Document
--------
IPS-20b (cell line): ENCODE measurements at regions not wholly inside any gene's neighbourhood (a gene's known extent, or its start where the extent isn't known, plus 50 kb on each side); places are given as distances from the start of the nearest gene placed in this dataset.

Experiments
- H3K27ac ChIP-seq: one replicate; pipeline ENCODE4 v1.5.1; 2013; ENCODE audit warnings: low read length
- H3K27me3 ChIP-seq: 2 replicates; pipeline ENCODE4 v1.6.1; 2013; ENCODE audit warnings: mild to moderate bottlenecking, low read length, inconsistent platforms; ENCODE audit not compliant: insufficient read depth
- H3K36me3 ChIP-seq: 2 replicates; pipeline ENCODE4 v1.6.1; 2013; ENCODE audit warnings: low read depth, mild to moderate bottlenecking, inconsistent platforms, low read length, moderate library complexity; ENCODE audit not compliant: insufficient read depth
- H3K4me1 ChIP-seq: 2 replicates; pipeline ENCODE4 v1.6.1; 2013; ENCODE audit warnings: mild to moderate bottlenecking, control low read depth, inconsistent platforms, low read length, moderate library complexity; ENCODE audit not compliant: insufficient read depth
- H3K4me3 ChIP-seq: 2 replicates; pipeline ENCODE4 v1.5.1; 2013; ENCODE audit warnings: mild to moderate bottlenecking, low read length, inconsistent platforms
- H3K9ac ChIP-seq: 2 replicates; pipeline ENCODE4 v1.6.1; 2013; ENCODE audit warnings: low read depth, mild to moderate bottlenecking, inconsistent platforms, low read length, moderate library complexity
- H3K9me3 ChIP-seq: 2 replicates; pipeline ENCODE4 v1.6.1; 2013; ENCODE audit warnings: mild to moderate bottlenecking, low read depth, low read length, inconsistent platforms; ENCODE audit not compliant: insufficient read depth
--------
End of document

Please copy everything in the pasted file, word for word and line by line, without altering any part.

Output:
IPS-20b (cell line): ENCODE measurements at regions not wholly inside any gene's neighbourhood (a gene's known extent, or its start where the extent isn't known, plus 50 kb on each side); places are given as distances from the start of the nearest gene placed in this dataset.

Experiments
- H3K27ac ChIP-seq: one replicate; pipeline ENCODE4 v1.5.1; 2013; ENCODE audit warnings: low read length
- H3K27me3 ChIP-seq: 2 replicates; pipeline ENCODE4 v1.6.1; 2013; ENCODE audit warnings: mild to moderate bottlenecking, low read length, inconsistent platforms; ENCODE audit not compliant: insufficient read depth
- H3K36me3 ChIP-seq: 2 replicates; pipeline ENCODE4 v1.6.1; 2013; ENCODE audit warnings: low read depth, mild to moderate bottlenecking, inconsistent platforms, low read length, moderate library complexity; ENCODE audit not compliant: insufficient read depth
- H3K4me1 ChIP-seq: 2 replicates; pipeline ENCODE4 v1.6.1; 2013; ENCODE audit warnings: mild to moderate bottlenecking, control low read depth, inconsistent platforms, low read length, moderate library complexity; ENCODE audit not compliant: insufficient read depth
- H3K4me3 ChIP-seq: 2 replicates; pipeline ENCODE4 v1.5.1; 2013; ENCODE audit warnings: mild to moderate bottlenecking, low read length, inconsistent platforms
- H3K9ac ChIP-seq: 2 replicates; pipeline ENCODE4 v1.6.1; 2013; ENCODE audit warnings: low read depth, mild to moderate bottlenecking, inconsistent platforms, low read length, moderate library complexity
- H3K9me3 ChIP-seq: 2 replicates; pipeline ENCODE4 v1.6.1; 2013; ENCODE audit warnings: mild to moderate bottlenecking, low read depth, low read length, inconsistent platforms; ENCODE audit not compliant: insufficient read depth